The traditional Indian Filter Pot comprises two stainless steel/brass chambers assembled one on top of the other. The top chamber has tiny perforations which acts as the fixed filter. This chamber also houses a plunger to tamp and hold down the coffee grounds.
This contraption is simple yet effective. The filter pot doesn't use any non-metal or consumable parts like rubber gaskets, making it last a lifetime.
Please note the picture shown is for illustration purposes only and the actual product may look slightly different.
**The brass filter pot weighs a tad more, lasts much longer and looks stunning!
Indian Filter Pot
Although stainless steel is chemically inert, it is recommended that the filter pot is washed and patted dry after each use to extend its life.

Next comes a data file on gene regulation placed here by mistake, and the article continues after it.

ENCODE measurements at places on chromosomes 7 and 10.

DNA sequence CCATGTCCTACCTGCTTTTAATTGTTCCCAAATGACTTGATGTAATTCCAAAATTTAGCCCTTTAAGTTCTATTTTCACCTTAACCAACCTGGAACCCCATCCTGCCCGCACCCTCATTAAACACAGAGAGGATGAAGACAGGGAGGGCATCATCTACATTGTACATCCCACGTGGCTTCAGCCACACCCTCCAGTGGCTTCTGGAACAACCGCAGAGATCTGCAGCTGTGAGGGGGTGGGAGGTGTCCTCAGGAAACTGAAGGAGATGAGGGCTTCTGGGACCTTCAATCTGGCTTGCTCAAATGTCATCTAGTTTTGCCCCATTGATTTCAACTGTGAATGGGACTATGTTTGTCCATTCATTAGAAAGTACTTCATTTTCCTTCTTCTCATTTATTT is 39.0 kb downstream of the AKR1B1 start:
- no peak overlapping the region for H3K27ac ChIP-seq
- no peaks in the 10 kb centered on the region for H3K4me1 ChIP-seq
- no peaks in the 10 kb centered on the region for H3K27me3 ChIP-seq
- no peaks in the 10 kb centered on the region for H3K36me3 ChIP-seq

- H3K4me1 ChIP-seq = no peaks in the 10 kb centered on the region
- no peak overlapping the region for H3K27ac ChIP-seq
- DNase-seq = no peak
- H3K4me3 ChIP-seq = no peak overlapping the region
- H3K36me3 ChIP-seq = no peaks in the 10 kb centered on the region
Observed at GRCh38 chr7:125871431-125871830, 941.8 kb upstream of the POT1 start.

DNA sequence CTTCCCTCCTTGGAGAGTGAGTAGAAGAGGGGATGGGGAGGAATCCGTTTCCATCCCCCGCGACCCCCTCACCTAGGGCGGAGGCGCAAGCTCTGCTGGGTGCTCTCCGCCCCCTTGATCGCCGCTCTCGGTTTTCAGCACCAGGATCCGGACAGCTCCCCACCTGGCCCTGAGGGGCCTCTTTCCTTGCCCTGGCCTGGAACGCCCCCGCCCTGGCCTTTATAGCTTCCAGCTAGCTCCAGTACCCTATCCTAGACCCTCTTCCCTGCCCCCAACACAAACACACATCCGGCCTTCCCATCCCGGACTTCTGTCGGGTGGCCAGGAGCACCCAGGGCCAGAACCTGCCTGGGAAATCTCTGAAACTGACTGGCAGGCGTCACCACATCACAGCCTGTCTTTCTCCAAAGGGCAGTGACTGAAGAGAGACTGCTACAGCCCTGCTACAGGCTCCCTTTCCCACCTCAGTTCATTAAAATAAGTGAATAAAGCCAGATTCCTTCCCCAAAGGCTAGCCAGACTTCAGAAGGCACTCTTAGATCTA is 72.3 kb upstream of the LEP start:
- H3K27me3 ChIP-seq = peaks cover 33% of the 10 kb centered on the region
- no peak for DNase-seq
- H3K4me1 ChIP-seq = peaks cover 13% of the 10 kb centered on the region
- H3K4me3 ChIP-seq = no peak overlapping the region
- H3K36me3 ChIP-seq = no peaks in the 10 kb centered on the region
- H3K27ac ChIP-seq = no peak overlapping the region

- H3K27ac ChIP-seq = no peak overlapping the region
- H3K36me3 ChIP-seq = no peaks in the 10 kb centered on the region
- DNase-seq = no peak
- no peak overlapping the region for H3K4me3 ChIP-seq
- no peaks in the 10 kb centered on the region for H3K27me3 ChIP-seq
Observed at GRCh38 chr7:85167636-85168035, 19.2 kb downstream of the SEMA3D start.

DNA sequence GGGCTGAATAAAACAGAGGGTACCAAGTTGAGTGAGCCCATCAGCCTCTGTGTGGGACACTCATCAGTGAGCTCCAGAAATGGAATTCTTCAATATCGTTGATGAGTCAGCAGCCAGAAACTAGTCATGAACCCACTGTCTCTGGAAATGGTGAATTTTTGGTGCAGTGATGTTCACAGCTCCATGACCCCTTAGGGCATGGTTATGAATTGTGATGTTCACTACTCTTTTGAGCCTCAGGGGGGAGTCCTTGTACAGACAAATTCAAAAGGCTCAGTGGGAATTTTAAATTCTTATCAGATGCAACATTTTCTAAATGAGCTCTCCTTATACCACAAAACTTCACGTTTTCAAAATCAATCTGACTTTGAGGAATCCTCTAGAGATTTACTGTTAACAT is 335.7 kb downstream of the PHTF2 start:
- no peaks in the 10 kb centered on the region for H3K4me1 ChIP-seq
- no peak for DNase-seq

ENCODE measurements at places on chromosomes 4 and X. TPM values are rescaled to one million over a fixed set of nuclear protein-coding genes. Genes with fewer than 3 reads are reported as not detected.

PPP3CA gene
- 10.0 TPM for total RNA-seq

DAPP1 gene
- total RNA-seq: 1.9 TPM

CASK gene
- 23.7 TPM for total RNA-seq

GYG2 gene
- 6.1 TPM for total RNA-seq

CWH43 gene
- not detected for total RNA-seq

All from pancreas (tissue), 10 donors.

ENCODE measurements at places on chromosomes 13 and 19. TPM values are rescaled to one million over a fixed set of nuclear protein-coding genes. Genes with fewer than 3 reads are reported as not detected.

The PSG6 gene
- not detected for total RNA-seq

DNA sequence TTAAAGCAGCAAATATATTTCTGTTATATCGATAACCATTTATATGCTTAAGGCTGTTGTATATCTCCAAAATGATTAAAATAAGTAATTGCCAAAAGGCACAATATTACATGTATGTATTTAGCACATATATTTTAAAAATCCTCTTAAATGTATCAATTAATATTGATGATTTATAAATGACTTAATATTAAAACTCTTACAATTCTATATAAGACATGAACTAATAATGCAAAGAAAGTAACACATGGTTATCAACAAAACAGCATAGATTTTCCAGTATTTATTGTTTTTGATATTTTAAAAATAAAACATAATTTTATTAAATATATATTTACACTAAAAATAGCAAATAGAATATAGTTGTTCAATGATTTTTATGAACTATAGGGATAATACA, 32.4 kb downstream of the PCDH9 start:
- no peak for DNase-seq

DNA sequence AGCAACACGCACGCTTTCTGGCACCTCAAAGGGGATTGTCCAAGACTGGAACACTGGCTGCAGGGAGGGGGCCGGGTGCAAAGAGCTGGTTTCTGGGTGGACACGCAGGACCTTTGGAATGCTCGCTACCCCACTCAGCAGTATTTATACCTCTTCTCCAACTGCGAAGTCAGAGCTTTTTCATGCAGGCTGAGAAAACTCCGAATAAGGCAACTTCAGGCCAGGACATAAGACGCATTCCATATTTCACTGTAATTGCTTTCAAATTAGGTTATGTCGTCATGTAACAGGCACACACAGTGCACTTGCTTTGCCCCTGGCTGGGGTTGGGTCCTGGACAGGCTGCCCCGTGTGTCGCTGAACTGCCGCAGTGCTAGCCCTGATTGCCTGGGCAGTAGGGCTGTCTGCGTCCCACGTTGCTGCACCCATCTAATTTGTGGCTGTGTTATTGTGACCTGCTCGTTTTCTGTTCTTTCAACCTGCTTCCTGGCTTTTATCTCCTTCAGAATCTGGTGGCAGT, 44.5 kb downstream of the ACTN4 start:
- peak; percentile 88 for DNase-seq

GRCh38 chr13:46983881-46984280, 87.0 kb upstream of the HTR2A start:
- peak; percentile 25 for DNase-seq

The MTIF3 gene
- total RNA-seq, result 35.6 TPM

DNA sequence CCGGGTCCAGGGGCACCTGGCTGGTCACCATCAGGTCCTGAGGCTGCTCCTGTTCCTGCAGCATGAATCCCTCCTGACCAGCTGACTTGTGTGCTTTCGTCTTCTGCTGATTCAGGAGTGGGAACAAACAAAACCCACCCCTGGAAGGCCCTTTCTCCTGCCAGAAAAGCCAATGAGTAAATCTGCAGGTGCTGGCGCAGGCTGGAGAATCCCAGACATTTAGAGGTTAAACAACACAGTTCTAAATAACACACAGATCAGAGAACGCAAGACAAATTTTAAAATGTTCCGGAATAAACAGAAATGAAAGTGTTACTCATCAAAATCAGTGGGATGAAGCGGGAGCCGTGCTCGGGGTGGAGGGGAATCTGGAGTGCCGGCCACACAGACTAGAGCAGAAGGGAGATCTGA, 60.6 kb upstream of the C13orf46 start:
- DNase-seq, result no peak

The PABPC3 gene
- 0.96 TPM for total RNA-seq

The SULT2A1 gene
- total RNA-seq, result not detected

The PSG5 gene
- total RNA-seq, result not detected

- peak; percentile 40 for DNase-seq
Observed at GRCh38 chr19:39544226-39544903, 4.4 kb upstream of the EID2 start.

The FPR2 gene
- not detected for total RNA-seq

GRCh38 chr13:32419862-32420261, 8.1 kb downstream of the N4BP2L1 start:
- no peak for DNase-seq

With the brass filter pot, after wash, give it a buff with lemon juice / tamarind to make it shine!
- Assemble the chambers one on top of the other.
- Add coffee grounds to the top chamber and tamp it down gently with the inner plunger.
- With the plunger held in its place, slowly add hot water (off the boil). Slightly wetting the grounds before pouring the entire water speeds up the brewing process.
- Close the filter with lid and allow to stand.
- After approximately 15-25 minutes, the coffee collects as a thick syrupy decoction in the bottom chamber.
A coffee to water ratio of 1:7 works well to brew Kaapi for a milk based preparation. With the filter pot, there is enough room to vary the strength of the decoction depending on your taste.